Thrills, spills, tales of the unexpected but, ultimately, an overall win for Great Britain & Northern Ireland that will surely please the manufacturers of their shiny new kit.
However, the drama was prolonged to the very last with Gemma Steel, silver medallist at last month’s European cross-country championships, securing a victory in the women’s 6-kilometre race that steered the hosts away from disappointment and towards triumph.
“They always leave it to the women to take care of business in the end,” she smiled. “And they proved me right. I just knew the pressure was probably going to be on us but I didn’t think about that. Being team captain, it was just great to lead the team home.”
In the end, it matters little that GB&NI ended on 159 points, 13 clear of 2013 champions Europe with the USA back in third. With 2014 just 11 days old, there are matters of greater import on the horizon. For most here, trekking through the mud is a masochistic means to build up strength for the tracks and roads ahead.
For those opting out of the indoor campaign, thoughts will swiftly turn to Commonwealth Games or European Championships. For Steph Twell, even a creditable ninth place here will soon be forgotten amid the real business at hand. “These are stepping stone goals,” the Scot, a bronze medallist over 1,500m in Delhi four years ago, confessed.
Yet she was barely 22 seconds adrift of Steel, who consigned two-times winner Fionnuala Britton of Ireland to second, with training partner Emelia Gorecka an impressive third on her debut as a senior. Twell’s priority is Glasgow and getting a full winter’s training, following two years of injuries, will aid her cause.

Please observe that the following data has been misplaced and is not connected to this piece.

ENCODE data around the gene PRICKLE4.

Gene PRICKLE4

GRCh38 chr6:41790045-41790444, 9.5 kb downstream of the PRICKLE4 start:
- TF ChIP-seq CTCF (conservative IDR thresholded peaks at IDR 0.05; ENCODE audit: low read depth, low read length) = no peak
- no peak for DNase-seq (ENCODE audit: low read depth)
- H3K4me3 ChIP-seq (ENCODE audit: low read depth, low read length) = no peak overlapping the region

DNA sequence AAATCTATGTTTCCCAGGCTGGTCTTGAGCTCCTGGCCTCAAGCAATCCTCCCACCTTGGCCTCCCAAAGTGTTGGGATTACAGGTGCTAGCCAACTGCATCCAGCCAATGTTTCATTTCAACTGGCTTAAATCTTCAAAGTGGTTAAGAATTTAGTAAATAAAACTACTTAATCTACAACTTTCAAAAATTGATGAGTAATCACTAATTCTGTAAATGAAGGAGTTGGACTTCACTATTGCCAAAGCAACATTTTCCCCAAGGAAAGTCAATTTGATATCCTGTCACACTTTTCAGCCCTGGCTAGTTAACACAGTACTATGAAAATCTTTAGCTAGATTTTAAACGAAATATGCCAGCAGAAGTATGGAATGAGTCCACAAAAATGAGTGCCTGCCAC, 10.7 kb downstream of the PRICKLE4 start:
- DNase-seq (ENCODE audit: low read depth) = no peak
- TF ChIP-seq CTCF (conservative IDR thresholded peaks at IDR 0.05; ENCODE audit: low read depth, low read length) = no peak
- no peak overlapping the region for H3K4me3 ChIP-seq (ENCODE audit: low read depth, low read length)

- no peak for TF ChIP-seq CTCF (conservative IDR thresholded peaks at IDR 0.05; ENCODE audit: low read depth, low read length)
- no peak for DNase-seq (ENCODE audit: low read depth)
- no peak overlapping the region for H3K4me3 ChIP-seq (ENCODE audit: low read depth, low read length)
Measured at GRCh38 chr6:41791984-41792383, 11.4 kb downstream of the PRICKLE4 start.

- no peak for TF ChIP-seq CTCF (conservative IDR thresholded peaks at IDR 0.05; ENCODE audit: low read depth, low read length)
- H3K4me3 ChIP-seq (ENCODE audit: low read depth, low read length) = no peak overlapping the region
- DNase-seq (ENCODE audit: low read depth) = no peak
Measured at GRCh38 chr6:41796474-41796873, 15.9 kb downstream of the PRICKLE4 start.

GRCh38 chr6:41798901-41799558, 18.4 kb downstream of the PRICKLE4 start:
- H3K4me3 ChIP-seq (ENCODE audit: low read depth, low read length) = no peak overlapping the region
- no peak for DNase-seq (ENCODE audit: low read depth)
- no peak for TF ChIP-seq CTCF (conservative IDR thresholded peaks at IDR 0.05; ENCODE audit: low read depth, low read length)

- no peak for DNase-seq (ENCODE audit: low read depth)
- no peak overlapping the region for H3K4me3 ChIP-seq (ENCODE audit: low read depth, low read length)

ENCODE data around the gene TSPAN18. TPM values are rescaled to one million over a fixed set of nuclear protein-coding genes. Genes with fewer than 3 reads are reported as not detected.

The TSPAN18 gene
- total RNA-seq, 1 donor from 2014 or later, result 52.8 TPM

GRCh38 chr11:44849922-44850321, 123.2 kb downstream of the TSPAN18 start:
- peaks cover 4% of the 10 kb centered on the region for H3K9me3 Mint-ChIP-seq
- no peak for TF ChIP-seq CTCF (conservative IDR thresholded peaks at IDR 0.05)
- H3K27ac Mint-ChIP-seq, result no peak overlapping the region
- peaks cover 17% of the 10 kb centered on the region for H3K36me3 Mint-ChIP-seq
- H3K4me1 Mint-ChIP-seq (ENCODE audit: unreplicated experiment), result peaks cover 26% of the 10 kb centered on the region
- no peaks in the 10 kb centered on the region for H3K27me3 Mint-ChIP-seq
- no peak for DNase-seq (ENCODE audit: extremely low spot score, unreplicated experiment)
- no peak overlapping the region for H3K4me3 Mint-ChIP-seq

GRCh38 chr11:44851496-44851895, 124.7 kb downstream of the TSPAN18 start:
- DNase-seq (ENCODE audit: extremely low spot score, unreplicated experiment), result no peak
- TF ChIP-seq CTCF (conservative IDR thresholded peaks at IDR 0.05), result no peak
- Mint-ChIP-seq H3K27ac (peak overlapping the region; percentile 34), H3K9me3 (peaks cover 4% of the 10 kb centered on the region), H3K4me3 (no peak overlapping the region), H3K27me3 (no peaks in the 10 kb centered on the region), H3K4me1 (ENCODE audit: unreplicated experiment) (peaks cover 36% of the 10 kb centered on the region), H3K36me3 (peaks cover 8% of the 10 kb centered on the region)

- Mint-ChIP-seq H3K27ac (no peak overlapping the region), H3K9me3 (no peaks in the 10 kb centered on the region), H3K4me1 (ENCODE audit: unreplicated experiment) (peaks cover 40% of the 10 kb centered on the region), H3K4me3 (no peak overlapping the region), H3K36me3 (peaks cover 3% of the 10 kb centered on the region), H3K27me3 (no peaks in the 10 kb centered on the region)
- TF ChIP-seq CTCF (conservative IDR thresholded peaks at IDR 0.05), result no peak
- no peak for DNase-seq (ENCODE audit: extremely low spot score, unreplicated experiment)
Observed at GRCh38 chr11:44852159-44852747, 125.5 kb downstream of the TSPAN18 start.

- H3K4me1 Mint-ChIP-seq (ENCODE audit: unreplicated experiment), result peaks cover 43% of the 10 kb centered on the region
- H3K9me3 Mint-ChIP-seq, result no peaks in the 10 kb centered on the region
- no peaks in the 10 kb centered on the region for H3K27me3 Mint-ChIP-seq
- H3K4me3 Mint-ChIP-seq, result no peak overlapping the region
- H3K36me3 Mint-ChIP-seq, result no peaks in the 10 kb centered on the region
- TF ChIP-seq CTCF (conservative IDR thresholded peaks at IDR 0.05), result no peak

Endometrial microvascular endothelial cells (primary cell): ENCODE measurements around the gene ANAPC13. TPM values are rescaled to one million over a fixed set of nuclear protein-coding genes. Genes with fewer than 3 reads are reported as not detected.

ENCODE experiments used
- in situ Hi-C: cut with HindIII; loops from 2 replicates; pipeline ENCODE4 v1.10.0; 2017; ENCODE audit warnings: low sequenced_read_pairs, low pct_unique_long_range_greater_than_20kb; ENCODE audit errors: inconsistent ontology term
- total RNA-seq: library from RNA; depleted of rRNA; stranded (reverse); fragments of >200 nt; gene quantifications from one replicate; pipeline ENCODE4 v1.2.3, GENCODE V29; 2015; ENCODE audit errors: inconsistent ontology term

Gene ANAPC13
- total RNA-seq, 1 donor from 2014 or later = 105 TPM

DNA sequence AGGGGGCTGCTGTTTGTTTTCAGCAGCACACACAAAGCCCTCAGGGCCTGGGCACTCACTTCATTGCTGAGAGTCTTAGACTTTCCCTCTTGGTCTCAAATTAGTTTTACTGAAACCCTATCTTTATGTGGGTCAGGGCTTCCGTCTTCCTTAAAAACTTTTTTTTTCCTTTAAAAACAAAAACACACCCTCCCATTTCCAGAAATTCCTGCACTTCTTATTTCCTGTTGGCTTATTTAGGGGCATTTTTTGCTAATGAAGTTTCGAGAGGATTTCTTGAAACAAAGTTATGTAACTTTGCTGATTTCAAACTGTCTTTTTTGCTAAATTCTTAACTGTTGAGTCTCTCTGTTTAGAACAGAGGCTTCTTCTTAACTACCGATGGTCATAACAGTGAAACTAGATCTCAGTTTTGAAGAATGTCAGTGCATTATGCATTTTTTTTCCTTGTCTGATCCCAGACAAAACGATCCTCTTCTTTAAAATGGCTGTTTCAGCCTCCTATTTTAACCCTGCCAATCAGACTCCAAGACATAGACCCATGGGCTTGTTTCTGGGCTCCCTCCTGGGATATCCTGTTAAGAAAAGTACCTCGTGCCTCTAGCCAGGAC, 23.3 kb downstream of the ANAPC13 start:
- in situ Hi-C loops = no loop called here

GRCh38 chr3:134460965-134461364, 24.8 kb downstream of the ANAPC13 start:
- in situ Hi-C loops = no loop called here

“I’m slightly further on from last year because the mileage behind me and I’ve accumulated it now,” she confirmed. “I’m getting stronger and stronger all the time. Now I’m starting to turn up the heat in my training. Having back-to-back championships, even though I’ve been around for a very long time, it’s going to be incredibly tough to keep at that level, plus the injuries I’ve had.”
There are still promising signs. As there were for Callum Hawkins, who was sixth in the men’s 8k. His own rehabilitation from injury was confirmed when he shared in European gold but, at 21, he finally has a body which can support his ambitions.
Chris Derrick of the USA surged clear with Britain’s Andy Vernon holding off Bashir Abdi for second. However, Hawkins was relentless in the chasing group, surprising even himself with his pursuit.
“I just wanted to see how it went but I felt I could do pretty well,” the Kilbarchan athlete confirmed. “I don’t know many of the Americans so I just pushed myself up against the British guys, there’s a good rivalry there. But it got to the point where I thought: ‘it’s time to push through’.”
With the 10,000m qualifying time for Glasgow heading his short-term goals, Hawkins plans to fly to the USA in April in search of competitive action. There is no longer any need to tread warily. “All I needed was the miles because I missed so much with having a long time out,” he said.
In the separate invitational 4K, there was a surprise victory for Garrett Heath of the USA who derailed the hopes of Africa’s past masters with an ambitious front run. A lead group of three at the mid-point soon became two with the prodigious Ethiopian Meresa Kahsay, just 17, hovering behind. In a straight dash for the line, Heath prevailed by no more than a stride.
“I never expected to win,” he confessed. He wasn’t alone. The great Kenesisa Bekele was reduced to also-ran in fifth as he prepares for his marathon debut in Paris in April, while world 1,500m champion Asbel Kiprop, victor 12 months ago, was relegated to third. He will hope for better if he returns in August to chase Commonwealth gold, when it really counts.